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Composition and chemical history of early solar system ices

Boogert, Adwin (2013) Composition and chemical history of early solar system ices. In: 246th ACS National Meeting & Exposition, Sept. 8-12, 2013, Indianapolis, IN.

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Some models of protostellar collapse [1] indicate that all but the most volatile ices from the native envelope survive the infall phase, at least at larger disk radii (10 AU). The compn. and chem. history of ices in circumstellar envelopes, and sometimes in disks, can be traced with IR (2-30 μ) spectroscopy using ground and space based telescopes. Surveys of large samples of Young Stellar Objects (YSOs) [2,3,4] and quiescent clouds [5,6] have shown that the ice abundances and band profiles vary considerably as a function of environment. A rather complex mixt. of simple species (CH3OH, CO2, H2O, NH3, CO) exists even before stars form, most likely reflecting a history of chem. on cold grain surfaces. CH3OH abundance variations show that local phys. conditions (CO freeze out) and time scales (CH3OH formation) are key factors in this early chem. Sublimation and thermal processing of the ices are dominant processes during the YSO's evolution. But, contrary to present day solar system ices, the evidence of processing of interstellar and circumstellar ices by photons and energetic particles is weak. Lab. expts. are needed to further constrain the processes of mol. formation as well as to det. the origin of several unidentified ice features. Such expts. will also be essential to interpret the sensitive and high spectral resoln. observations that will become possible with new facilities (the SOFIA airplane and JWST satellite).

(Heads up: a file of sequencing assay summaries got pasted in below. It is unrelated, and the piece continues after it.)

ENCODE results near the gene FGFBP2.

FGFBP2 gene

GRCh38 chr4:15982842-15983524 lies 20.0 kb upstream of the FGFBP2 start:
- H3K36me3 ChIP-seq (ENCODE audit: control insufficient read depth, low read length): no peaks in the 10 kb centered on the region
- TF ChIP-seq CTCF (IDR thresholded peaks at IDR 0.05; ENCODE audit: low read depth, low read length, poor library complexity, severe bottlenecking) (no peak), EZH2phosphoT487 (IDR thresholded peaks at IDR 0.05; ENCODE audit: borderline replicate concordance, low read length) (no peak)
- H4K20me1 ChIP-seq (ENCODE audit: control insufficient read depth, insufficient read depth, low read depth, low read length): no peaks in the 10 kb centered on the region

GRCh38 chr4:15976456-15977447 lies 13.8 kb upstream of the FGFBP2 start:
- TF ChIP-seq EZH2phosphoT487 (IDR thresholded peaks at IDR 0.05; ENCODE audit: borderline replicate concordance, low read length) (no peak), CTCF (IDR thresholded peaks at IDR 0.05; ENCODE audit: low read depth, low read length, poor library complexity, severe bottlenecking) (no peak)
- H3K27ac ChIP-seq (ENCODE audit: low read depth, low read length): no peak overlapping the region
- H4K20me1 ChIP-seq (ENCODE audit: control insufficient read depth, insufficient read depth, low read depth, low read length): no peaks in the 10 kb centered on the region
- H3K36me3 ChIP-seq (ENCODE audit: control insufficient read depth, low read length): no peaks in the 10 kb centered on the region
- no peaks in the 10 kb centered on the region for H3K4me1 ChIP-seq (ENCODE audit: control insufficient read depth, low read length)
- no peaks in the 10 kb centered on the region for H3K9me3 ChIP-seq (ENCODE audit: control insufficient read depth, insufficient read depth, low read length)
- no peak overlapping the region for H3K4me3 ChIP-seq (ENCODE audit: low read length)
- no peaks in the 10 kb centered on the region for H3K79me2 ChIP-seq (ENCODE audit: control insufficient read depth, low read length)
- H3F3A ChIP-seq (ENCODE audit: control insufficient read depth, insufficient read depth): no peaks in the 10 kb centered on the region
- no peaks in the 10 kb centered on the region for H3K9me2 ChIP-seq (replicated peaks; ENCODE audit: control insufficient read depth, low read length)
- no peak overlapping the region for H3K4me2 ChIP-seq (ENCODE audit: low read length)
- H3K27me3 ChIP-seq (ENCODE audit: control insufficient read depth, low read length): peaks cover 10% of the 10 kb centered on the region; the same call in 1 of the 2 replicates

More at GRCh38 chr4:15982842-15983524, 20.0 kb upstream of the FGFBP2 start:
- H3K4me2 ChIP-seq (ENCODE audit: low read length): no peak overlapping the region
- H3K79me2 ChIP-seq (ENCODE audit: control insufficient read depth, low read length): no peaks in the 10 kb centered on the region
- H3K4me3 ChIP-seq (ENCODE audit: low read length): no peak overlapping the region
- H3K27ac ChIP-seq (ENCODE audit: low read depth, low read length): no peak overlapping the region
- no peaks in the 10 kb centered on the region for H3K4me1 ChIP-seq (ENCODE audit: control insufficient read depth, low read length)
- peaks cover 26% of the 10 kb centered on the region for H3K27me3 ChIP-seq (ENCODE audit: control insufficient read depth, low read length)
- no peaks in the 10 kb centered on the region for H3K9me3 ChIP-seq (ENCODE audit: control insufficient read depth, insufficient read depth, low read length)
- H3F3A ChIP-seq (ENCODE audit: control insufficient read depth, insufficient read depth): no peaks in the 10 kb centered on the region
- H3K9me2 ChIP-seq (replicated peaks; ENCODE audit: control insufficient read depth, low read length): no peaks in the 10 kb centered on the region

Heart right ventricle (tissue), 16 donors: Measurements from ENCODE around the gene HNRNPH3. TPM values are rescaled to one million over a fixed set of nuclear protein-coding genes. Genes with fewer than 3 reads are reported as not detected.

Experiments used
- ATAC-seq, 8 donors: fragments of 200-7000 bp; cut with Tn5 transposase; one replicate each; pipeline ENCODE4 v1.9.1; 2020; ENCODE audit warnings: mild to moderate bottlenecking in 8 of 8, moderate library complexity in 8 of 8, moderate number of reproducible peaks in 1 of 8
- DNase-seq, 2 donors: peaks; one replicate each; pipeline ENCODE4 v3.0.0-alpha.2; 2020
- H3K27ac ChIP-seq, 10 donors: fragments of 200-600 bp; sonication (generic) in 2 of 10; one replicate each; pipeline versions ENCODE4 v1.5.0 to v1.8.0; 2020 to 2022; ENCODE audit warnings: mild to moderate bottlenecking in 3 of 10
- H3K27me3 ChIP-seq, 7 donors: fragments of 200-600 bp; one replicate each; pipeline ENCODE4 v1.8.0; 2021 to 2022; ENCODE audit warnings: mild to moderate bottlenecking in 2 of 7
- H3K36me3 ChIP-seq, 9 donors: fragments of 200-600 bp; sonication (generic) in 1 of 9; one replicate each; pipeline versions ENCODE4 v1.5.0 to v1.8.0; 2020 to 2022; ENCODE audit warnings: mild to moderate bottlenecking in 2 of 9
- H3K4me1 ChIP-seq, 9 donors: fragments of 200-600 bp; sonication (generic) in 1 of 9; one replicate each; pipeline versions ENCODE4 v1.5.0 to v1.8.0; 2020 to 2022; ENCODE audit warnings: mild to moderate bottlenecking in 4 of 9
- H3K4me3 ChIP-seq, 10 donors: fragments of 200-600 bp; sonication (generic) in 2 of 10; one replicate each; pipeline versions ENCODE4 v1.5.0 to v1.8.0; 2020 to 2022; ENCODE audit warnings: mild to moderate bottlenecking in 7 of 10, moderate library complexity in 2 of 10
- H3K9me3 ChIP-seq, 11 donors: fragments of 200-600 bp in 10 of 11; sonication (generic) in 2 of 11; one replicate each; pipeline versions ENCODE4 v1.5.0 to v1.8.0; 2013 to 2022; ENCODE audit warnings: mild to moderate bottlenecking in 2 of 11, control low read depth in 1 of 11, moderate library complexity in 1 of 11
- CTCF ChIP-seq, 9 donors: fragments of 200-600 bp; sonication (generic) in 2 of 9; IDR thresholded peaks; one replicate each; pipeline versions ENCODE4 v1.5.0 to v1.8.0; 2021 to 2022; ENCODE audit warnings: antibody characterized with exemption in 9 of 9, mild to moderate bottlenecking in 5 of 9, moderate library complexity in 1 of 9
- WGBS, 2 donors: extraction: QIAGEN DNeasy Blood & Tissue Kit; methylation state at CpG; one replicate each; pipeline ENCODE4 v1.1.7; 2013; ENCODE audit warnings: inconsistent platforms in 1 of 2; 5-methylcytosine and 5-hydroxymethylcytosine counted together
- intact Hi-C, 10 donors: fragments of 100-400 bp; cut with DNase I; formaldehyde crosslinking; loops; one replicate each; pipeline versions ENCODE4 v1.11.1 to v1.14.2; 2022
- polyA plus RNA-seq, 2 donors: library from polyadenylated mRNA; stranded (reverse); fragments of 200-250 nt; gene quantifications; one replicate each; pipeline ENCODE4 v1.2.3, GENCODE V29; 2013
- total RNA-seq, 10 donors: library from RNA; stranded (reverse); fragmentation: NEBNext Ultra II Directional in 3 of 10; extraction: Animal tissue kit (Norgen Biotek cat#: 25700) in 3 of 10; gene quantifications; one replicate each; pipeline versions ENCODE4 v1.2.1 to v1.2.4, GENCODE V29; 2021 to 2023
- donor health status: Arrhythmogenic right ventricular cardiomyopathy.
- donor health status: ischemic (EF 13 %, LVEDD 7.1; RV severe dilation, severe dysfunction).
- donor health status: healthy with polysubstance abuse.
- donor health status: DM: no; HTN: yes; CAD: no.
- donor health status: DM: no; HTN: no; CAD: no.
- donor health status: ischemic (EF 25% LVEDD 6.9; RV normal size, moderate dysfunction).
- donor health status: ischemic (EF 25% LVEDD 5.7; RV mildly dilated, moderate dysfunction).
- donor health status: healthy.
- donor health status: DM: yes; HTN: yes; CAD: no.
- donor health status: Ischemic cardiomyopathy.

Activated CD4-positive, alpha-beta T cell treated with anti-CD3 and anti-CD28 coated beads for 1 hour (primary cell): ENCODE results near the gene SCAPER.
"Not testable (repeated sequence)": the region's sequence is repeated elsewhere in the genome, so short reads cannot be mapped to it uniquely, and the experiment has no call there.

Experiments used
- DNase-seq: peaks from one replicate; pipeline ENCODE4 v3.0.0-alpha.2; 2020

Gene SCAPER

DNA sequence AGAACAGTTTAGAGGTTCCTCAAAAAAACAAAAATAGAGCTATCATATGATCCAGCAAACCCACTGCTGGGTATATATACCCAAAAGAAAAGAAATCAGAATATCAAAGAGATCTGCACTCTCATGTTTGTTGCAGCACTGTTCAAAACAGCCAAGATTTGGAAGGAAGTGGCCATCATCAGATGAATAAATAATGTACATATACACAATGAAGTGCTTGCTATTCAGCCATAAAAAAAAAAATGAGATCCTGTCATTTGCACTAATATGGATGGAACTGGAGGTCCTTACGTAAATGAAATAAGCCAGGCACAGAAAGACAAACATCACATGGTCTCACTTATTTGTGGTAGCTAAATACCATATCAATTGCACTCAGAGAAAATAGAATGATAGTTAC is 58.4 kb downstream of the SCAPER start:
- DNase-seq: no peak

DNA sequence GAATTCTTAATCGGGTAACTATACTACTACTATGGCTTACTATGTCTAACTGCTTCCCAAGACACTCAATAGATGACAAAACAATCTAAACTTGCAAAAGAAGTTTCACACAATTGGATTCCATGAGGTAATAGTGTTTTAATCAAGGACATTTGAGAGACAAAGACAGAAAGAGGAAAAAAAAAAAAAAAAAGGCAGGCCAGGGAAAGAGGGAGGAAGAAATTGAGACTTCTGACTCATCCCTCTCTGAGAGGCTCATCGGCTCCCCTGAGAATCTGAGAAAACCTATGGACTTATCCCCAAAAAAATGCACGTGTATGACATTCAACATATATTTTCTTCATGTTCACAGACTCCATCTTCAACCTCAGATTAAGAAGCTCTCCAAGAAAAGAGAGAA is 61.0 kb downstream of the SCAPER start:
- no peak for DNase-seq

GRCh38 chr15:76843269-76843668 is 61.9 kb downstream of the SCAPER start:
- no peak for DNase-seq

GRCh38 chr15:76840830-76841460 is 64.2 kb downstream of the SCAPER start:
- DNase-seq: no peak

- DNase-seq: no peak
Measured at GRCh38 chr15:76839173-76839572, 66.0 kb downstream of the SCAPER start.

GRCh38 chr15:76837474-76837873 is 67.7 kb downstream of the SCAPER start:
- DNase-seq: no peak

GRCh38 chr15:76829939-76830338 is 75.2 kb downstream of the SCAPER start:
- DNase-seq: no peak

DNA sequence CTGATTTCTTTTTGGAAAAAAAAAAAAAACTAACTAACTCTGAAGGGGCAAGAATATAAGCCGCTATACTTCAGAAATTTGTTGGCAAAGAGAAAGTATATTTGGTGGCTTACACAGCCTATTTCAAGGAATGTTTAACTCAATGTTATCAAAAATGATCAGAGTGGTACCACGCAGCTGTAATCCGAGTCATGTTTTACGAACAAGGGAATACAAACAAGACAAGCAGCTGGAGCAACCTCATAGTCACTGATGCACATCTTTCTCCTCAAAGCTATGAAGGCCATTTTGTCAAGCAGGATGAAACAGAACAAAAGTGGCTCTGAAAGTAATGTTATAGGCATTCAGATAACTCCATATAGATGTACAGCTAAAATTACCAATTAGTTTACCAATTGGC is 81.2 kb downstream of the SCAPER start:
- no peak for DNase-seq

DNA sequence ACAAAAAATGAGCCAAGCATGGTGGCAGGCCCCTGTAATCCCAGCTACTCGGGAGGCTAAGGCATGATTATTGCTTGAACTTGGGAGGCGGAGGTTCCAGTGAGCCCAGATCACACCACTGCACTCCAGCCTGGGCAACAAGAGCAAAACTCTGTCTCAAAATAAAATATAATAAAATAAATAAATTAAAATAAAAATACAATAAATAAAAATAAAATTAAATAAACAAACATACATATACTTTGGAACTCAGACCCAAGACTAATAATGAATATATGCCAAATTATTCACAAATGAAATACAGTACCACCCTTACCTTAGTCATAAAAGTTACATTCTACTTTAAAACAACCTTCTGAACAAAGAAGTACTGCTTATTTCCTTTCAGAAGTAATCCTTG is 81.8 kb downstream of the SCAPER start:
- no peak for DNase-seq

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ID Code:43821
Deposited By: Tony Diaz
Deposited On:25 Mar 2014 17:37
Last Modified:03 Oct 2019 06:11

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